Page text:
The Planning Institute of Jamaica (PIOJ) says Jamaica recorded an 11.3 per cent economic decline for the second quarter when compared to the same period last year.
In its quarterly briefing on Wednesday, the PIOJ said that the continued contractions during the July to September period, stem from several adverse impacts, including those associated with the COVID-19 pandemic, lower outturns from the mining and quarrying industry due to the temporary closure of the JISCO/Apart alumina refinery, weakened business and consumer confidence associated with uncertainties regarding the duration and impact of the pandemic.
The situation was also exacerbated by the reductions in income due to job losses and reduced work hours.
The PIOJ said that many of the major industries, such as those in the service industries, especially the hotel and restaurants sector, continued to experience decline during the three-month period.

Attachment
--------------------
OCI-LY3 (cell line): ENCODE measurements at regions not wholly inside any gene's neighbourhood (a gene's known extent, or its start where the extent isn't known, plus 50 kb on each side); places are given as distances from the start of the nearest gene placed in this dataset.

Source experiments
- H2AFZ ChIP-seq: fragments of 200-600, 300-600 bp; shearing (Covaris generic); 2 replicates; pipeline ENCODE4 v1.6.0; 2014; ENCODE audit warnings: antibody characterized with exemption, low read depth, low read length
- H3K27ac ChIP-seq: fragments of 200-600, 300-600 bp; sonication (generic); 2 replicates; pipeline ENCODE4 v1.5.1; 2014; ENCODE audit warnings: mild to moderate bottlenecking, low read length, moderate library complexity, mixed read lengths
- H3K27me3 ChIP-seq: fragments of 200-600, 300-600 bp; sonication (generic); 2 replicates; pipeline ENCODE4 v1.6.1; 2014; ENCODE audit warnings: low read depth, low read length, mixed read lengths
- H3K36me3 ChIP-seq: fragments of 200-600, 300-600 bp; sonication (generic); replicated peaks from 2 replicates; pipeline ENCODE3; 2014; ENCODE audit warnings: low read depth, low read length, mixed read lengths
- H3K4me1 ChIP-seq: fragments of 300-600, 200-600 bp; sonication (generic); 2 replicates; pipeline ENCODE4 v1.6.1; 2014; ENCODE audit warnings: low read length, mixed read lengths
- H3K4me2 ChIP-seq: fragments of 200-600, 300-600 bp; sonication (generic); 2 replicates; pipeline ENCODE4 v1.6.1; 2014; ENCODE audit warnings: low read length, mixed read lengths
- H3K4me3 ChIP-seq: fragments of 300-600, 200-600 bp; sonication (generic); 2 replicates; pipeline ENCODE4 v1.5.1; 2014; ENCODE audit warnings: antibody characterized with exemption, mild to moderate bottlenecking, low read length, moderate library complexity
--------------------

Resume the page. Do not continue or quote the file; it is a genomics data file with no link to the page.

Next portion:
However, a further decline during this period was tempered by growth in the agriculture sector (up 2.0 per cent) along with an uptick in construction activities due to some exemptions from imposed measures and the phased reopening of the economy.
“As we continue to grapple with the COVID-19 pandemic, there is still a lot of uncertainty globally. In our case, we have been managing the pandemic fairly well, and I think as we continue to do that we may see a slowing in the pace of the decline throughout the short-term,” said PIOJ director general, Dr Wayne Henry.
The PIOJ in its preliminary estimates further said that there was a 10.7 per cent decrease in the country’s real gross domestic product (GDP) for the first nine months of this year.